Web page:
AAV2/8-HLP-FVIII-V3 for Hemophilia A

Phase-Based Progress Estimates
1
Effectiveness
1
Safety
University of Kentucky, Lexington, KY
Hemophilia A
AAV2/8-HLP-FVIII-V3 - Biological
Eligibility
18+
Male
Eligible conditions
Select

Study Summary

This study is evaluating whether gene therapy may be an effective treatment for severe haemophilia A.

See full description

Treatment Effectiveness

Effectiveness Progress

1 of 3

Other trials for Hemophilia A

Study Objectives

This trial is evaluating whether AAV2/8-HLP-FVIII-V3 will improve 2 primary outcomes and 5 secondary outcomes in patients with Hemophilia A. Measurement will happen over the course of Week 12 post-infusion.

Year 15
Bleeding frequency
hFVIII concentrate usage
Year 15
Safety - Dose Limiting Toxicity possibly attributable to the ATIMP development
Safety - Neutralising anti-hFVIII antibody development following gene therapy
Week 12 post-infusion
Plasma hFVIII activity
Day 42
Viral shedding
Month 6
Immune response to the AAV8 capsid.

Trial Safety

Safety Progress

1 of 3

Other trials for Hemophilia A

Trial Design

1 Treatment Group

Treatment Arm
1 of 1
Experimental Treatment

This trial requires 18 total participants across 1 different treatment group

This trial involves a single treatment. AAV2/8-HLP-FVIII-V3 is the primary treatment being studied. Participants will all receive the same treatment. There is no placebo group. The treatments being tested are in Phase 1 and are in the first stage of evaluation with people.

Treatment Arm
Biological
Treatment with AAV2/8-HLP-FVIII-V3

Trial Logistics

Trial Timeline

Approximate Timeline
Screening: ~3 weeks
Treatment: Varies
Reporting: annual review for 15 years
This trial has the following approximate timeline: 3 weeks for initial screening, variable treatment timelines, and roughly annual review for 15 years for reporting.

Closest Location

University of Kentucky - Lexington, KY

Eligibility Criteria

This trial is for male patients aged 18 and older. There is one eligibility criterion to participate in this trial as listed below.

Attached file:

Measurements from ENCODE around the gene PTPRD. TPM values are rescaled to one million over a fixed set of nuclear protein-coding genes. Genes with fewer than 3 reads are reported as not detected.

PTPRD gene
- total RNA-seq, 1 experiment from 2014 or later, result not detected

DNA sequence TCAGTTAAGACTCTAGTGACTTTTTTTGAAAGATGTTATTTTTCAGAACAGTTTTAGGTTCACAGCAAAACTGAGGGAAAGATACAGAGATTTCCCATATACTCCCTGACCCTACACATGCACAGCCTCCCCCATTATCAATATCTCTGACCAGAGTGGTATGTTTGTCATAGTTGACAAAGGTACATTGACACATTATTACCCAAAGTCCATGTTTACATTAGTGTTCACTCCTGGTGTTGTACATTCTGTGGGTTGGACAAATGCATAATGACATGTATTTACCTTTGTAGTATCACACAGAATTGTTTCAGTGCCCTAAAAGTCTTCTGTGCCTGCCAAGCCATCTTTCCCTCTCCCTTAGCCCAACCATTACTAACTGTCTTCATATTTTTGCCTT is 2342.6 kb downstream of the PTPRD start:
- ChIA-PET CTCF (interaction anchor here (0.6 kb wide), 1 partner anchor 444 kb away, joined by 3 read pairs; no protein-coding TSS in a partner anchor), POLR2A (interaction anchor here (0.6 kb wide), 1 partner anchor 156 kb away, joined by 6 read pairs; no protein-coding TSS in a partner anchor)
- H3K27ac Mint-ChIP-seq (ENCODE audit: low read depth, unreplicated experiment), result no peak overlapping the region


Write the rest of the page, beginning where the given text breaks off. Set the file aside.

Mark “yes” if the following statements are true for you:
I. Adult males, ≥ 18 years of age; confirmed diagnosis of severe HA (baseline plasma hFVIII levels of <1% of normal; assessed by a one-stage clotting or chromogenic assay) resulting from gene mutations that have a low risk for inhibitor development, such as intron 22 inversions, intron 1 inversions, splice-site mutations, small deletions/insertions, duplications and missense mutations; II. A severe bleeding phenotype as defined by at least one of the following: (a) On prophylaxis for a history of bleeding or (b) On demand therapy with a current or past history of 4 or more bleeding episodes/year or (c) evidence of chronic haemophilic arthropathy (pain, joint damage, and loss of range of motion) III. Received treatment with hFVIII concentrates with at least >50 exposure days; IV. Able to give full informed consent and able to comply with all requirements of the trial including 5-year long-term follow-up; V. Willing to practice barrier contraception until at least three consecutive semen samples after vector administration are below the sensitivity of the assay for vector sequences;

Patient Q&A Section

What are common treatments for hemophilia a?

"Treatment is focused on management of symptoms and pain. Prophylaxis with blood products is a common option for people with hemophilia. Treatment for recurrent bleeding and life-threatening joint disease may involve blood transfusions, surgery, radiotherapy, and/or other procedures." - Anonymous Online Contributor

Unverified Answer

How many people get hemophilia a a year in the United States?

"All the major hemophilia subtypes are found in the United States. An estimated 40,000 people suffer from severe hemophilia, while about 5,000 Americans have the severe form of hemophilia; there are approximately 40,000 to 60,000 people with severe hemophilia, of whom at least 15,000 are children. Most people diagnosed with hemophilia live in the north-central and northeast regions of the United States. Some ethnic backgrounds also have higher rates of hemophilia: most of the patients with severe hemophilia are Caucasian, and half of Caucasians with hemophilia also have a family history of it." - Anonymous Online Contributor

Unverified Answer

What are the signs of hemophilia a?

"Hemophilia is a rare bleeding disorder, and one of the first things that happens is swelling of the face (called Raynaud's phenomenon) due to platelet defects, bleeding in the lining of the joints (joints bleed more easily in Hemophilia), and soft, fluid patches in small joints. Hemophilia is inherited in a recessive manner, meaning that if two people have hemophilia A, they have a 50% chance of passing it on to their offspring as well as having a 50% chance of them not having hemophilia. Some patients with hemophilia aren't symptomatic until a complication, such as a hemoarthrosis or fracture from an hemorrhage occurs." - Anonymous Online Contributor

Unverified Answer

What causes hemophilia a?